In a Spider-Man comic, Eddie "Venom" Brock's ex-wife (who is surrounded by police) addresses him as Edward over the phone. Displaying his typical lack of subtlety, Eddie immediately shouts "WHO'S WITH YOU?!"
An early Fantastic Four story has Doctor Doom switching bodies with Reed Richards. It doesn't take long for the rest of the FF to find something off about "Reed" being arrogant and stand-offish. Reed attacks in Doom's body but Johnny and Ben have figured something is up. Johnny uses his flame to create the image of a stick of dynamite about to explode. Without hesitation, "Doom" throws himself onto dynamite to save the others while "Reed" instantly tries to escape. That's enough for the team to realize what's going on and capture Doom, causing him to switch back with Reed.
In one episode of Flash Gordon, Dale distinguishes the real Flash from an impostor when the fake announces that he loves her. In a bit of a twist, Flash (the real one) is visibly troubled by this.
When captured by terrorists and forced to call Modesty, Willie addresses her by name instead of calling her "Princess". She immediately packs her bags and comes to his rescue.
Modesty & Willie also repeatedly use a pre-arranged distress code throughout the series. If either of them drops the name "Jacqueline" into a communication, that's the cue to hit the panic button.
They also use "Bertha" as code for "I need a distraction".
Captured by the Mekon and forced to broadcast a message to Earth, Digby claims he's having such a nice time it reminds him of a holiday he once had. His aunt realises he's referring to an occasion when he was wrongfully arrested and that he and Dan Dare are being held against their will.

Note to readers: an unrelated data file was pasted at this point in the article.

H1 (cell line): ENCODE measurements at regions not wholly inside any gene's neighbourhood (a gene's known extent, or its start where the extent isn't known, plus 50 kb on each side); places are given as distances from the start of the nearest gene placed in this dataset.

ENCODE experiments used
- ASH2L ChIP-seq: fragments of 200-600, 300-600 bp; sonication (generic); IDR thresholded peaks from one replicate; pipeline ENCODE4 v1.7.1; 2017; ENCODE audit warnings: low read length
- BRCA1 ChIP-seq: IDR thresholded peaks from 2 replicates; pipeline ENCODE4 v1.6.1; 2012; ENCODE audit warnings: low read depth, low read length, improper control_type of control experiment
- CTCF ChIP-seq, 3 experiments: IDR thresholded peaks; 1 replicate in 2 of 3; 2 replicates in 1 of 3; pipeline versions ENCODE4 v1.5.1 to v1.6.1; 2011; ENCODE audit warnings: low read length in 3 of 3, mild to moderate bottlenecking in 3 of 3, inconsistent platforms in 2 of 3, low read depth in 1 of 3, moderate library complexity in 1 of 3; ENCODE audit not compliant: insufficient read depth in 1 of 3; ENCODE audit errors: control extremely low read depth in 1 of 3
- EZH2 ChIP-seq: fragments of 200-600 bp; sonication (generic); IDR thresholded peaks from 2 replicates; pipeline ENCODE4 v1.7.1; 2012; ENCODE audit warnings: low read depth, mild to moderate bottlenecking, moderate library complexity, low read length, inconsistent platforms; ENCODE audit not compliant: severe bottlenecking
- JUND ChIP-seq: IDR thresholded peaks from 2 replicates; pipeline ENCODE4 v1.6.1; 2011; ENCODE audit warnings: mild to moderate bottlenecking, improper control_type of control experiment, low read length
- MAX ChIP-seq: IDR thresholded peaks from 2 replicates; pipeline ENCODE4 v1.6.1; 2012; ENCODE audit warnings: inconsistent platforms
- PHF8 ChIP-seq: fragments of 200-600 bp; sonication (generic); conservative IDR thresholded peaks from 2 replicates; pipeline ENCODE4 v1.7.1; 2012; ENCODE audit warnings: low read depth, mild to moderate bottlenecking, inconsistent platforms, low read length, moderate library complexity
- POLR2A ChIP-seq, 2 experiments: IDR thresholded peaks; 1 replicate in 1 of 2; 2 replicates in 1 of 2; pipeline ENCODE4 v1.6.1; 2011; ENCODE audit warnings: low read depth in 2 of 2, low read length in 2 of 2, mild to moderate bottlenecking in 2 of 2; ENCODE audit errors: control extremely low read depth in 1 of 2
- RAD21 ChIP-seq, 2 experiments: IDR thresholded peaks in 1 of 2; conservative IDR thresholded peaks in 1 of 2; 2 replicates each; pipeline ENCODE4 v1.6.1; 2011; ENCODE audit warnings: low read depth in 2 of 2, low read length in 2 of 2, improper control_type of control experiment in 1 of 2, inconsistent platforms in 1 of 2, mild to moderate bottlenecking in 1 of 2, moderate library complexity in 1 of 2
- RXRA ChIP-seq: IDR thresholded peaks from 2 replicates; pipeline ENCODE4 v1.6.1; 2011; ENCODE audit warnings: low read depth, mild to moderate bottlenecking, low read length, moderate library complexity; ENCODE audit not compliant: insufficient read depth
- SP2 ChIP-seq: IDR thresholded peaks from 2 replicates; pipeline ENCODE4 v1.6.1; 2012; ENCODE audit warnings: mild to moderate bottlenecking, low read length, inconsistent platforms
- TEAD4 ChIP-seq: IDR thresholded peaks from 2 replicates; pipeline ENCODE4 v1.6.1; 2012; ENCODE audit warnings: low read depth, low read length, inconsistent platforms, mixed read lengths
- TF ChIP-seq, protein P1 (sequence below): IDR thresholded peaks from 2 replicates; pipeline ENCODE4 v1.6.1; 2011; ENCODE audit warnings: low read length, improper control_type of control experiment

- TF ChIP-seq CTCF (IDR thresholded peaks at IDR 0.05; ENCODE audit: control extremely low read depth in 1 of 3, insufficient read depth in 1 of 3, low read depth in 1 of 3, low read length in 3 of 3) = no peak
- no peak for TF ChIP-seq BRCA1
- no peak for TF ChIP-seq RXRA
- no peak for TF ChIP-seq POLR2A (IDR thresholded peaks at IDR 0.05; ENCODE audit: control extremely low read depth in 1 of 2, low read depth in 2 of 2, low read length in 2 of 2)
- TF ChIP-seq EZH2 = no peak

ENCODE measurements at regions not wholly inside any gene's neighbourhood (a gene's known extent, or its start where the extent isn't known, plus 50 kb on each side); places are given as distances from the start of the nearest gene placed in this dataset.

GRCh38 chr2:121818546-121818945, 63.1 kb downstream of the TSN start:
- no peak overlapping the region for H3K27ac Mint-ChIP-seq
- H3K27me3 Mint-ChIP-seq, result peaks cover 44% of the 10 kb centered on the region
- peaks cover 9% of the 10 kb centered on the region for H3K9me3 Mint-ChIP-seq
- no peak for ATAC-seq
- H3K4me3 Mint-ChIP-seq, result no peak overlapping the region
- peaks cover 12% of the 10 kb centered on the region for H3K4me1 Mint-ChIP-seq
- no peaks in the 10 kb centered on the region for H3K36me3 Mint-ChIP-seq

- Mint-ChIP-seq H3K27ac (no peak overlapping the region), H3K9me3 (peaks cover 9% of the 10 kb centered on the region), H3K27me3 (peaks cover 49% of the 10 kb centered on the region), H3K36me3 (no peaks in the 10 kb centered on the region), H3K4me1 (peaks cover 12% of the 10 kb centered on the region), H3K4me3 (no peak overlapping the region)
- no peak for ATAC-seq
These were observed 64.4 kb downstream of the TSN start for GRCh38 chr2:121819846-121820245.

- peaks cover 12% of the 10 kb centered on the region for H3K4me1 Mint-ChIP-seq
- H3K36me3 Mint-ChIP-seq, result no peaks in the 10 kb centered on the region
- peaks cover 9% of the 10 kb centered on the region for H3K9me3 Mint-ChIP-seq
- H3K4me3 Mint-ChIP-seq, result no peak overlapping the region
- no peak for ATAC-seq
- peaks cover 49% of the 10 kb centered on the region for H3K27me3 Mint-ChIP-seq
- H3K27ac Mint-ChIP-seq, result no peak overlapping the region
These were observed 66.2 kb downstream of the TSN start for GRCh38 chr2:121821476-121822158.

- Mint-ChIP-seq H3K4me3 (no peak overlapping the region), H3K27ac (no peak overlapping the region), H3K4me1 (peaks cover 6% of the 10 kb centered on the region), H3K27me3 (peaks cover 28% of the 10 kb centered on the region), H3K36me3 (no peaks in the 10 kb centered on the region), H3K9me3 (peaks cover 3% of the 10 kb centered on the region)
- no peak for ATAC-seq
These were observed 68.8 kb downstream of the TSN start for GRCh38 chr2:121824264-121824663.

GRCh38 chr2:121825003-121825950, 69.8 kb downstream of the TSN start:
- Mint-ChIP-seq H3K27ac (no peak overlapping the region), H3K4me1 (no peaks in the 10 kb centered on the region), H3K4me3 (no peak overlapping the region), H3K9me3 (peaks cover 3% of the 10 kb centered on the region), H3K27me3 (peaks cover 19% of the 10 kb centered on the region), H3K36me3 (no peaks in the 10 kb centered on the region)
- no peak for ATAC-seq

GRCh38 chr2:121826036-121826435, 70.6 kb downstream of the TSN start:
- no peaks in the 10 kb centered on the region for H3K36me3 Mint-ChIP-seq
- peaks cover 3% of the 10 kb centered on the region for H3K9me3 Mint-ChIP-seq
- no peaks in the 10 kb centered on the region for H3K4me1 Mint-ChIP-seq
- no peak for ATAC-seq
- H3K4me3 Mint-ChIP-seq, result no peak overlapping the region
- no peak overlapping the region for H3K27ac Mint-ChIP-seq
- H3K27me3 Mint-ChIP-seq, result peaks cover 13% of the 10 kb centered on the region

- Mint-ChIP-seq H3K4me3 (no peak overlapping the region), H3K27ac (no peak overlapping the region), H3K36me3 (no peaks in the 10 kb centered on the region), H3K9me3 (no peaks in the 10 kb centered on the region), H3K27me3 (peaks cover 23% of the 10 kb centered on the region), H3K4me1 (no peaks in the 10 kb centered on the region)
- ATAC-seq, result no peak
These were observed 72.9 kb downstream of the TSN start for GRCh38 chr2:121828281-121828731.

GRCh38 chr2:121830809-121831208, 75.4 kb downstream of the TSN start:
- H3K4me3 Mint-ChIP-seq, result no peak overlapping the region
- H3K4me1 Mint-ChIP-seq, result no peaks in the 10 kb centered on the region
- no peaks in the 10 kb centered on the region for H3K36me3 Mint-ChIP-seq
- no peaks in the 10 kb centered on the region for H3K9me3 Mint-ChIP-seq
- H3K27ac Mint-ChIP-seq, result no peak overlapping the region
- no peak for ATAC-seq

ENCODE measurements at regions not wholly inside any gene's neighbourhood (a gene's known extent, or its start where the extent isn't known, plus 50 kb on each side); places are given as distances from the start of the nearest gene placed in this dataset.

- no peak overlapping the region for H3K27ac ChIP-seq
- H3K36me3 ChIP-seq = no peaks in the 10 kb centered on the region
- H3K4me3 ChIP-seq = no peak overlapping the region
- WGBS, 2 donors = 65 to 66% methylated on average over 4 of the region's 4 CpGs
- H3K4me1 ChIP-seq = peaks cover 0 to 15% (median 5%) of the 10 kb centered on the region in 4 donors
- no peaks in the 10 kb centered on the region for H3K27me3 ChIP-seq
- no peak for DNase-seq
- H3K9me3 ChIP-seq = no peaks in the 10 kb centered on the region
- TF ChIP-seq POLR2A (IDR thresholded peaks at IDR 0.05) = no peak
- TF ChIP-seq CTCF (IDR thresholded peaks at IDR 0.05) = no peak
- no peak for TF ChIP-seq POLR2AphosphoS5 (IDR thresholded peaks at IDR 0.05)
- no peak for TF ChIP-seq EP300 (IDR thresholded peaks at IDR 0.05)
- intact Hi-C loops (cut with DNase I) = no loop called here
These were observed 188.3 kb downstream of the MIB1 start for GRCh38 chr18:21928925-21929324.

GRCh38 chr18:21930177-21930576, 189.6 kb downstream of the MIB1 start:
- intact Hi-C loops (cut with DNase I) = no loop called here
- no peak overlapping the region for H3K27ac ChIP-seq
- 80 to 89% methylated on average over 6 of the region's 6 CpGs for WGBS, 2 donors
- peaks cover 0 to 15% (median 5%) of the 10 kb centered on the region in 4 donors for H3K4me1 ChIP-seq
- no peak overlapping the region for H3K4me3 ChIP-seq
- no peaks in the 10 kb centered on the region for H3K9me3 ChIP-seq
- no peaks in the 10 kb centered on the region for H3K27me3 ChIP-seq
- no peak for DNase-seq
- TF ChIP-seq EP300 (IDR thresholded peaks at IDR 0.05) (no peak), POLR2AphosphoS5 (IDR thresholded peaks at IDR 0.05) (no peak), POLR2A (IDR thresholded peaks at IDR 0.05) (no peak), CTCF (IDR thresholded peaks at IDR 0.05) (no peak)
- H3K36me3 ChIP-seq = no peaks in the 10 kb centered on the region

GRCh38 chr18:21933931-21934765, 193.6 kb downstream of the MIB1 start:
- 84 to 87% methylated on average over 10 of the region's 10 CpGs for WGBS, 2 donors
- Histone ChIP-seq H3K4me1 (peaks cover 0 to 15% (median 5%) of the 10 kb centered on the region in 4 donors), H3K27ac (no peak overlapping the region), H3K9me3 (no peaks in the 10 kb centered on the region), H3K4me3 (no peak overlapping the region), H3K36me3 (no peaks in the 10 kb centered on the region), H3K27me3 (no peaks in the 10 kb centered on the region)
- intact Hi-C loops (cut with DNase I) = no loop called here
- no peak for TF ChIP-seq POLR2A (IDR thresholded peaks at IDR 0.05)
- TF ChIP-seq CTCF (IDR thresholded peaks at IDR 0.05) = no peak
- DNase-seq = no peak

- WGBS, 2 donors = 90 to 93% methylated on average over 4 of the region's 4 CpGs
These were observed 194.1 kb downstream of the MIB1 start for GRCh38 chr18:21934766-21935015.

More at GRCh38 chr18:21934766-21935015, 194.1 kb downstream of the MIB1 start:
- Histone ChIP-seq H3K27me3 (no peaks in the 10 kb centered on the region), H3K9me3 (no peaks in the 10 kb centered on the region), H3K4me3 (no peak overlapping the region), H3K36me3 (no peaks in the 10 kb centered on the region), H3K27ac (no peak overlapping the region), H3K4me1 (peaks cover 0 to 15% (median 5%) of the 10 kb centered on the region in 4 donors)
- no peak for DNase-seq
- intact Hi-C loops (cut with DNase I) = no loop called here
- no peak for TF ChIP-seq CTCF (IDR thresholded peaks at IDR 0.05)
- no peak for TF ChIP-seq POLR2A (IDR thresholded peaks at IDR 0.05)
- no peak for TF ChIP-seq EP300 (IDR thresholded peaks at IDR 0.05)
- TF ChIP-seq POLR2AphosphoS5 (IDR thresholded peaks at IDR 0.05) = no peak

In a Mickey Mouse story a famous opera singer suddenly not only abandons his contract but signs on for a rival — and refuses to see anyone. His former studio, not being idiots, finds this suspicious, but have no proof. When he releases a "greatest hits" collection, however, one word in each of the famous arias (all spoofs of real ones) is wrong — and the wrong words together spell out the location where he is held against his will. This trope truly enters when his ex-manager points out he would never miss a word like that.
In Frank Miller's first issue of Daredevil, Elektra forces a Mook to phone his boss and set up a meeting (so she could capture him and collect his bounty). The mook suggests a time an hour later than previously planned, which was their codeword for trouble. His boss knew he was going to be walking into a trap.
In one issue of Doom Patrol, Larry figured out that the putty-like Madame Rouge was impersonating the Chief when "he" called Rita Elasti-Girl — "the Chief would NEVER call Rita by that freak name!"
Batgirl (Barbara Gordon) and Blue Beetle (Ted Kord) know each other well. A robot impersonates his voice, yet "Babs, fortunately, is no fool, and knows Ted far too well to fall for that shit."
During the "Operation: Zero Tolerance" X-Men arc, Bastion is psychologically torturing Jubilee by forcing her to watch (faked) images of her fellow X-Men being tortured and killed. Jubilee seems about to break down until she hears "Wolverine" begging for mercy. At this point, Jubilee snaps out of it and laughs in Bastion's face, because she knows that Wolverine would never beg.
A group of Skrulls disguise themselves as the Starjammers to attack the X-Men, betting the heroes will think their allies are under mind control and thus hold back. However, the Skrull impersonating Corsair gives them away when he gloats on how "these Earthers" aren't so tough.